college sports

Chait: Do We Want to Help College Athletes or Not?

The University of Michigan plays Ohio State in Ann Arbor on Saturday, Nov. 26.

The estimable Brian Cook of mgoblog replied to my piece arguing against putting college athletes on salary. He doesn’t dispute large chunks of my argument, and he proposes two solutions that — unlike taking money from the gymnastics team and turning it into a salary for the football team — make sense.

1. Allow players to sign with agents, and get paid by them. Several restrictions apply. Agents must be registered with both the NCAA and the professional league in question and have clients from a variety of schools. The league in question must project the player as a draftable prospect. And there should be a cap on how much any individual can get paid. The agent system should be phased in gradually and carefully examined for abuse and unintended consequences.

This does a ton of things simultaneously. It lessens the hypocrisy of the system by allowing people who want to pay the kids to do so. It gives the NCAA leverage over a class of people who are banned outright — and are therefore uncontrollable — now. It removes the agents’ incentive to get kids out of school so they can enter a formal contractual relationship. It removes a big chunk of NCAA regulations, allowing the organization to focus on a smaller list of problems. It levels the playing field and removes a whole host of bad PR. It does not impact the schools’ bottom lines.

2. Allow players who enter a draft to retain their eligibility. Hockey players all get drafted at 18 whether they want to or not. They can then play in the NCAA. This has not destroyed college hockey. But if a basketball player puts his name in the draft, he has to withdraw it ever-sooner if he wants to retain his eligibility. Actually going through with the process terminates his college career no matter the outcome.

If a player enters a professional draft and the team who drafts him doesn’t want him on the roster, it doesn’t hurt to let the player in question go back to school and play. Every year, there are players who enter drafts and are passed over entirely; if they’ve retained their academic eligibility, they should be allowed back. Not doing so is punitive.

I strongly agree with the second proposal, and the first is at least worth considering. But here’s the nub of where I disagree with Cook. He writes:

The issue is select administrators getting rich while other, poorer people beat their brains out. In such an environment, trips to Miami and free tattoos and loaner cars are inevitable. Fixing that is the real issue.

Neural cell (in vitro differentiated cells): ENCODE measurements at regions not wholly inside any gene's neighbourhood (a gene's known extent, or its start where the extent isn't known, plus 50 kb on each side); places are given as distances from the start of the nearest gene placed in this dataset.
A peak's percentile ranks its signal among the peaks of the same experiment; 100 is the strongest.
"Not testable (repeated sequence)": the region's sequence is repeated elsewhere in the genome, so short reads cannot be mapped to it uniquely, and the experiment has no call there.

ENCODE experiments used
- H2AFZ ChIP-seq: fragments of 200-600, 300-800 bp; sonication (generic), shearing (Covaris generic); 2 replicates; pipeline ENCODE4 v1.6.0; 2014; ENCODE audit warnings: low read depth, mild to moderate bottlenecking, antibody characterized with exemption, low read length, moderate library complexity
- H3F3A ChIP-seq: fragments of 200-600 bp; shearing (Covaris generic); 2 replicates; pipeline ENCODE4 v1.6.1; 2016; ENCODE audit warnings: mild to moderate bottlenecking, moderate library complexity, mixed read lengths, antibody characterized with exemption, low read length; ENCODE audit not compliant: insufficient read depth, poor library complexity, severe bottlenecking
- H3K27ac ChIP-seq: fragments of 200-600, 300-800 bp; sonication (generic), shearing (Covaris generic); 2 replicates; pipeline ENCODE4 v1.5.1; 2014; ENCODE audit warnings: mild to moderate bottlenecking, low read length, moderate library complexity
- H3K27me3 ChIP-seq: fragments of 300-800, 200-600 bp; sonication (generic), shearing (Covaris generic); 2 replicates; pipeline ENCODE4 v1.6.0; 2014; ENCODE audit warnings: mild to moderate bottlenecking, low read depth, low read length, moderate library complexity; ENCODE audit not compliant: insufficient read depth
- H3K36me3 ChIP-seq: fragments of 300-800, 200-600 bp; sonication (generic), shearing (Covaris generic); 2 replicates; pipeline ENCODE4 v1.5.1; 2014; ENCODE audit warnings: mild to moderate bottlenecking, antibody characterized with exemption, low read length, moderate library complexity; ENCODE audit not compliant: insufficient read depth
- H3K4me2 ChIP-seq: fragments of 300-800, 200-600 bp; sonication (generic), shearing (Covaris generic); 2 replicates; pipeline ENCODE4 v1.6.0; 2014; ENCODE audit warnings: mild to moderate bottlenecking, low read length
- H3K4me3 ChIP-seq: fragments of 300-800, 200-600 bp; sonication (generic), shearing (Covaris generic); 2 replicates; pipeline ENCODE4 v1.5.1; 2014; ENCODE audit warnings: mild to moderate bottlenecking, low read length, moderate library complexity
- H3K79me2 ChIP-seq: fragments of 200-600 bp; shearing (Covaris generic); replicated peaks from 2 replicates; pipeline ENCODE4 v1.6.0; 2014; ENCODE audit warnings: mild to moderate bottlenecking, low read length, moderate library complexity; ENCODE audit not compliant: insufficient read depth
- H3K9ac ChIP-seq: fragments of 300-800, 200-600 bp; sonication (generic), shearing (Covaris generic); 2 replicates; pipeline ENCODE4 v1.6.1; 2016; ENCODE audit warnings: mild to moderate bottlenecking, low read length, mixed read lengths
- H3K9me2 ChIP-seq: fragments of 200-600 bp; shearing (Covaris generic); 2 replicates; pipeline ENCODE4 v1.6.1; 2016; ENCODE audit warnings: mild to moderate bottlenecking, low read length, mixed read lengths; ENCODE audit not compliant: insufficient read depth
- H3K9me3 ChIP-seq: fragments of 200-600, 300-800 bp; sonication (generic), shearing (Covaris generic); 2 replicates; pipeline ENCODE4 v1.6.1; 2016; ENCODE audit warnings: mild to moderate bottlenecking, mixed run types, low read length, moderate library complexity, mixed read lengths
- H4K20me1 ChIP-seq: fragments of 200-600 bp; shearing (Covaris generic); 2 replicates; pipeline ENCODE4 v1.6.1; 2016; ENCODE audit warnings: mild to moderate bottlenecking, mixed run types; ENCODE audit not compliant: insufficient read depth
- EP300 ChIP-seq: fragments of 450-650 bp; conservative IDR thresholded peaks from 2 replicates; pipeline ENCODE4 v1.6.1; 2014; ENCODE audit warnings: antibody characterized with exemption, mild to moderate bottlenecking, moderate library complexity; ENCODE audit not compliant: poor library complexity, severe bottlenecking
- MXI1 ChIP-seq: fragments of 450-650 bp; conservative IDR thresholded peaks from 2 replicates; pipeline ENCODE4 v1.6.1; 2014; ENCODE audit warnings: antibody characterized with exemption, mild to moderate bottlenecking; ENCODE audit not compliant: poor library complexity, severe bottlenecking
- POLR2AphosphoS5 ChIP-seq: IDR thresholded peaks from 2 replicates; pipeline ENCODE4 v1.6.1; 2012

I don’t get this. I don’t get any part of it, actually. Start with “beating their brains out.” First, this only applies to football. Is he saying we should pay football players but not basketball players? Second, most of the football players who “beat their brains out” are doing it for programs that lose money. A huge chunk of them are walk-ons who, we can assume, want to play football and don’t view it as a brain-cells-for-cash transaction. The existence of high-school football suggests the same thing. Perhaps we should consider regarding sports as something that athletes love, unfashionably corny as it might be to do so.

Next, “administrators” get rich. You mean like, associate athletic directors? University bureaucrats earning upper-middle-class salaries? What does that have to do with free tattoos and loaner cars? Indeed, how would Cook’s proposed reforms, or any reforms, stop that? People like money. And schools like getting good recruits. It will always be an advantage to pay recruits to come to your school. That would be true even if those recruits have access to other sources of income. (It would actually make it easier to hide illegal payments.) Indeed, illegal payments were probably more widespread decades ago before television money exploded. Nothing about paying players will reduce the incentive for schools to gain competitive recruiting advantage. If that’s the “real issue” you’re trying to solve, you’re barking up the wrong tree.

To me, the issue is protecting the welfare of student athletes. You have a lot of 18- to 22-year-olds playing sports. Almost all of them want to get a college degree. Yet the demands of sports make it hard for them to make full use of their educational opportunities while also fulfilling the official or unofficial time requirements of athletics participation. To me, this argues for reforms aimed at securing real educational opportunity – guaranteeing five years in school for all scholarship athletes and freshman ineligibility. This gives athletes a chance to focus on their classes before they’re competing in varsity sports, a change that I think would help acclimate them to the habits of college academic life. Five years – which ought to include four spring/summer terms – would essentially allow varsity athletes to take a much lower course burden, making the workload manageable.

My main point is that it’s a mistake to view college athletes in vulgar Marxist terms. There’s no meaningful improvements to be made by identifying and cutting out a parasite exploiting the labor of athletes. Following the money simply doesn’t get you anywhere. What you have to follow is the lived experience of the players.

Do We Want to Help College Athletes or Not?